An alternative would be to leave the balanced budget amendment tight, but only insist that the Democrats in the Senate allow a vote on it as a price of raising the debt ceiling.  While it would then certainly be defeated, it might be politically appealing for Republicans to force Democrats to vote against a strong balanced budget amendment.  However, an increase in the debt ceiling is a high price to pay for some 2012 campaign ads.

At this point a step back to look at the big picture may be helpful.  The underlying problem the balanced budget amendment attempts to address is the massive expansion of the federal government, an expansion which began in earnest almost a century ago with the election of Woodrow Wilson.  However, the budget is only a part of that expansion.  The growth of federal regulation has been even more gargantuan than that of the budget, and the federal courts have subsumed to themselves massive powers through loose interpretations of a few unfortunately vague passages in the Constitution.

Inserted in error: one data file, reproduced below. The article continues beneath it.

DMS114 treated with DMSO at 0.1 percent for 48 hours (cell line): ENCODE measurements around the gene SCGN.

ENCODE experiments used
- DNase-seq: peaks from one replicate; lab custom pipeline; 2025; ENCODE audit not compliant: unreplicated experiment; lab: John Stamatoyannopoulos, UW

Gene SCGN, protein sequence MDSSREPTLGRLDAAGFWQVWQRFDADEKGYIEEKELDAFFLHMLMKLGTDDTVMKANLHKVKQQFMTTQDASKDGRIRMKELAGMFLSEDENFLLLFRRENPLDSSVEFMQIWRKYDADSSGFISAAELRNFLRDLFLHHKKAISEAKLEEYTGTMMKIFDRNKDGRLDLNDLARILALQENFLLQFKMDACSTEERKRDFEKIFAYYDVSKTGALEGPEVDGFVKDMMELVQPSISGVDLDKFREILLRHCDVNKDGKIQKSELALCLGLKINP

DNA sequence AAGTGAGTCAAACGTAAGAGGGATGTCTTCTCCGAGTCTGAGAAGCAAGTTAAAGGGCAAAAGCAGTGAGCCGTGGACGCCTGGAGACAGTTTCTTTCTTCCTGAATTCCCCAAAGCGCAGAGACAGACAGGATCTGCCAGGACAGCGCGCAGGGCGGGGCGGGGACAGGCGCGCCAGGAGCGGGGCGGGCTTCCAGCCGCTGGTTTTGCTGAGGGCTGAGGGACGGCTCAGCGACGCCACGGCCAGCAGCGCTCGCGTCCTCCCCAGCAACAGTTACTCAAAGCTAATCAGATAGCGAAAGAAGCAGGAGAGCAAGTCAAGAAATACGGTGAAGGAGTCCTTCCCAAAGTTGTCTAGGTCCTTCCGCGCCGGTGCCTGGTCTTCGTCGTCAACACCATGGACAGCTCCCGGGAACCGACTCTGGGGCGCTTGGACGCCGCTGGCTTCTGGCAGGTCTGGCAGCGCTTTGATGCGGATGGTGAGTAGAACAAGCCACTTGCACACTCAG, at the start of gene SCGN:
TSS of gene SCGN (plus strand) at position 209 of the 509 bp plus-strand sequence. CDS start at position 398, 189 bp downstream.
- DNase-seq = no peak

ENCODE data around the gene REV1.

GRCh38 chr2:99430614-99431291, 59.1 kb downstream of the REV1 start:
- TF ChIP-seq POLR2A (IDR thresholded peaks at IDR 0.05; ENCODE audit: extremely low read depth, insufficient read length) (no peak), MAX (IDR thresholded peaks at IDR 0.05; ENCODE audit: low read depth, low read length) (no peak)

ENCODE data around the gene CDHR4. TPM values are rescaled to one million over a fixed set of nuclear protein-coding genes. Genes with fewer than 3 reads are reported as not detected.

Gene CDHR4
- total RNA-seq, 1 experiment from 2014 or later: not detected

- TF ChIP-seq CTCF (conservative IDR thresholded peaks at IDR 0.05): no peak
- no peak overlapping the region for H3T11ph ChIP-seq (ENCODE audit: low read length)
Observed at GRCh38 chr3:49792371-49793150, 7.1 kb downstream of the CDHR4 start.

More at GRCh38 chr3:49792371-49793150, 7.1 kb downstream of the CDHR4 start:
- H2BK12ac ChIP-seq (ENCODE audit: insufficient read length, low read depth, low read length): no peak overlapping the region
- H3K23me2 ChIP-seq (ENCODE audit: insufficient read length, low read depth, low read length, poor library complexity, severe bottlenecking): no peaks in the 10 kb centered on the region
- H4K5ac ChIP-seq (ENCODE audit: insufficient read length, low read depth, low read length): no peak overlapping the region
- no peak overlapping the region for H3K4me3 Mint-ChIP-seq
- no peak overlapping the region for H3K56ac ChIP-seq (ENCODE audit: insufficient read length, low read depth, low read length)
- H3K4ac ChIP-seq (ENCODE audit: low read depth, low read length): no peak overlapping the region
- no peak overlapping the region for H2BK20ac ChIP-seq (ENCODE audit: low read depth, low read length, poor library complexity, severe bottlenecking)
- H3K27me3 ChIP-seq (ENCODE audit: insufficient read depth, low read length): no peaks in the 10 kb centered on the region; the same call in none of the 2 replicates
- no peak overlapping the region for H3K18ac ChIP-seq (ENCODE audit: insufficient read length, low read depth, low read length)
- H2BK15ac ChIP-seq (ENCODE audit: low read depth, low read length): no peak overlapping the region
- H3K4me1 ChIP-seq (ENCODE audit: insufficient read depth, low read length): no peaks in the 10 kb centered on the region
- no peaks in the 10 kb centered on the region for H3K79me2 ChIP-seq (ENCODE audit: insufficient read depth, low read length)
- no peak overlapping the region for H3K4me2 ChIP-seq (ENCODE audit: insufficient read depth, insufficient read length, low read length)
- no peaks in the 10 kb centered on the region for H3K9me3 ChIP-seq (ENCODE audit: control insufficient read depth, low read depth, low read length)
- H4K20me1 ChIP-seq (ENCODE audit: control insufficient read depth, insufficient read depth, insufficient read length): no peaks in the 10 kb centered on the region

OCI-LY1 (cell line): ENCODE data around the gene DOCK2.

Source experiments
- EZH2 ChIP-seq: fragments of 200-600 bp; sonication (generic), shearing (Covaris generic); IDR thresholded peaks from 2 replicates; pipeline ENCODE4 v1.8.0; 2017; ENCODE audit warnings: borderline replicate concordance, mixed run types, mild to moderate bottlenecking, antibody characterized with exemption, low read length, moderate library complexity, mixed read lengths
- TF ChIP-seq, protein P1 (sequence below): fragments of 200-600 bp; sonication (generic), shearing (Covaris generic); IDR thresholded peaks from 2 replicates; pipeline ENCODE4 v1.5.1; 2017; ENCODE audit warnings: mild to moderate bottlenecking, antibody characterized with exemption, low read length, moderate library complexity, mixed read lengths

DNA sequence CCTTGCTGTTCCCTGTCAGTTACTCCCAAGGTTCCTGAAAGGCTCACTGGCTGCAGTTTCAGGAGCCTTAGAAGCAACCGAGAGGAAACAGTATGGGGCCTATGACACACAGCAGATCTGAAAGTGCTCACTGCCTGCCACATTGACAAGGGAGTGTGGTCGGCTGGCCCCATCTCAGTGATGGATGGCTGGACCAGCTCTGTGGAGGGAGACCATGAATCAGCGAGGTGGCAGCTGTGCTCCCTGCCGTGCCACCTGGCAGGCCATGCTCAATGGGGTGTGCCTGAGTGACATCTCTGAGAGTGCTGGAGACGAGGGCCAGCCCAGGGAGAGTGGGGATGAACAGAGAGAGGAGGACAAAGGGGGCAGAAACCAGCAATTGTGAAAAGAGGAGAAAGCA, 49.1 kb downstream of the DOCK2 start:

Of course, it was not supposed to be this way.  In a famous passage in the Federalist, Madison wrote that under the Constitution the federal government was supposed to be one of "few and defined" powers, with general governmental power vested in the States.  To assure that the States would stand on par with the new federal government, Article V authorized them to initiate amendments to the Constitution also, amendments which could be enacted without any congressional action.  Unfortunately, Article V requires that such state-initiated amendments be launched by a convention requested by two-thirds of the States.  While such a convention may have seemed like a reasonable approach in the 1780s, especially when it could take weeks for a single exchange of correspondence between the States, in the end no such convention has ever been called.  (Some conservatives are agitating for the call of a convention, but in today's legal environment the vagueness of its charter under Article V would guarantee that it would be tied up in litigation for years, and even if called it would likely be dominated by politicians and law professors who would be unlikely to make amendment proposals limiting government power.)  This has given Congress a de facto monopoly on initiating constitutional amendments.  Not surprisingly, no constitutional amendment since the Bill of Rights has limited federal power.